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Abstract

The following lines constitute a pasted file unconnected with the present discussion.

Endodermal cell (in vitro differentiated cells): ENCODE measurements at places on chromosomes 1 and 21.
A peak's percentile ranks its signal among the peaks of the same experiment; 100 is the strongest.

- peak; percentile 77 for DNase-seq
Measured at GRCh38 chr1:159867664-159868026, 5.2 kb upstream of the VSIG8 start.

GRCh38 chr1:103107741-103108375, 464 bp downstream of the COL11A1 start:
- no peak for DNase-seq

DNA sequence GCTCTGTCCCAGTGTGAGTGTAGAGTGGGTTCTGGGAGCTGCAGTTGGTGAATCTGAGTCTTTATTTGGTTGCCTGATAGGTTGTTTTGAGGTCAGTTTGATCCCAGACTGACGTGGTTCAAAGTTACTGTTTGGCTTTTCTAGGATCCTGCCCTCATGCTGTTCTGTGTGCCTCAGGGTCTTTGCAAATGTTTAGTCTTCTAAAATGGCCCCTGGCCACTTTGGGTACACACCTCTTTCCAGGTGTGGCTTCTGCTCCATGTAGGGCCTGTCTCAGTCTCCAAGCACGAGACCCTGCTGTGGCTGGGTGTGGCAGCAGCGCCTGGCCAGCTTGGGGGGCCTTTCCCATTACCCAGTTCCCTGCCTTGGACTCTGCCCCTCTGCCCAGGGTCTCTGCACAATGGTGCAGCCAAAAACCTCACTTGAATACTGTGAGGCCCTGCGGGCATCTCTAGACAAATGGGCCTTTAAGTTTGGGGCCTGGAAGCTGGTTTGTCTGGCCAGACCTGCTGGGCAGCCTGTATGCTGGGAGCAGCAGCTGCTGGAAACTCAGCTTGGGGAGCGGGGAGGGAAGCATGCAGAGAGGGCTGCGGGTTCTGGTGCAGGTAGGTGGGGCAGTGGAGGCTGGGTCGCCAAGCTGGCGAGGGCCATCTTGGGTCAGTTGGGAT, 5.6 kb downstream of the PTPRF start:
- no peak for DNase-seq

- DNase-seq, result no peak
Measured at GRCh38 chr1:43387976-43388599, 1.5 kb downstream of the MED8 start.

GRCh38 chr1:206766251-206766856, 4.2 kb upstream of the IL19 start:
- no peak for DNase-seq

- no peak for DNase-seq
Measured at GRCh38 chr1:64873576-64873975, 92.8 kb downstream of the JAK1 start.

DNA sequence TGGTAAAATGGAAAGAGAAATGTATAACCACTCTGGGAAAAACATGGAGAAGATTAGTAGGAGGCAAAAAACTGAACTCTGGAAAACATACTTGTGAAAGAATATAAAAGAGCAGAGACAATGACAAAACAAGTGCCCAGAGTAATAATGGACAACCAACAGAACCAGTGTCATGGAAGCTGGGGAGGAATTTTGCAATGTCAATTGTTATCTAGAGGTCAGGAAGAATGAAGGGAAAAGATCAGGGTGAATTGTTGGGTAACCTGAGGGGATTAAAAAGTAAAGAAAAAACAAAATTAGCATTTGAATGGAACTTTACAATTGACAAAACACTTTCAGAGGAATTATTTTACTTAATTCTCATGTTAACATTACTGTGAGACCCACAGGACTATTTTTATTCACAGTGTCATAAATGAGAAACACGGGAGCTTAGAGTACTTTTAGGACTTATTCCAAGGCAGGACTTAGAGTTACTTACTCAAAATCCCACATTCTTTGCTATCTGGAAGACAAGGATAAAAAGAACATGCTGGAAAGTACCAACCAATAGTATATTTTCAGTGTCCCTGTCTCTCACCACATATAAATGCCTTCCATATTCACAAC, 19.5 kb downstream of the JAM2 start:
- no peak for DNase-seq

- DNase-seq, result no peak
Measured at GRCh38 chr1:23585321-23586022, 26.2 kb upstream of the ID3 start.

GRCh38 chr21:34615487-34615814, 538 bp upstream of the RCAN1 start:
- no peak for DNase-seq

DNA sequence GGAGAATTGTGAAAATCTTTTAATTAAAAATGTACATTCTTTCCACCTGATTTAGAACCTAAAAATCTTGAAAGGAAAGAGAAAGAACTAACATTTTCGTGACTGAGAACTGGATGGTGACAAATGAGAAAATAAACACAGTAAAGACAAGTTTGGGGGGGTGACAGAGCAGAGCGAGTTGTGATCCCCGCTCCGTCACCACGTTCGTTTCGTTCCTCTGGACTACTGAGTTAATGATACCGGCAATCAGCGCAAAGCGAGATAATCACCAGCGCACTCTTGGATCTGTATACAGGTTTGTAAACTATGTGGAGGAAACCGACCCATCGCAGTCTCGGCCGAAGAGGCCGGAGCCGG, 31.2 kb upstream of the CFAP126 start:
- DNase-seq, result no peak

In his paper, "Globalization, Ideology, and Narratives of the East Asian Financial Crisis," Ezra Yoo-Hyeok Lee analyzes the narratives of the East Asian financial "crisis" in 1997-98, arguing that it took place in the course of restructuring the world economy so that the first world would keep its hegemonic power. The East Asian financial crisis spread rapidly to the rest of the globe and in this urgent situation, the IMF: International Monetary Fund played its now typical role as a "savior of the world." Before the financial crisis, the East Asian economy was considered to be an exemplary model from which Western countries could learn. But after the financial crisis, in the course of "saving" East Asian countries, the IMF produced a completely different discourse that was readily accepted in the West. The IMF claimed that the lack of the "transparency" and cronyism of the East Asian economy were the main causes of the financial crisis in the region. The IMF then began to "restructure" the East Asian economy that had already been structured over the last three decades according to the Western "standard" without considering carefully enough the impact on the lived experience of East Asian people. Lee examines how the IMF constructs a new Orientalism in order to rationalize its harsh cure for the East Asian financial crisis and attempts to unmask the doubleness of the Western economy, particularly the American economy, by analyzing how the discourse of "transparency" is applied differently to its own economic problems, as, for instance, in the case of Enron.

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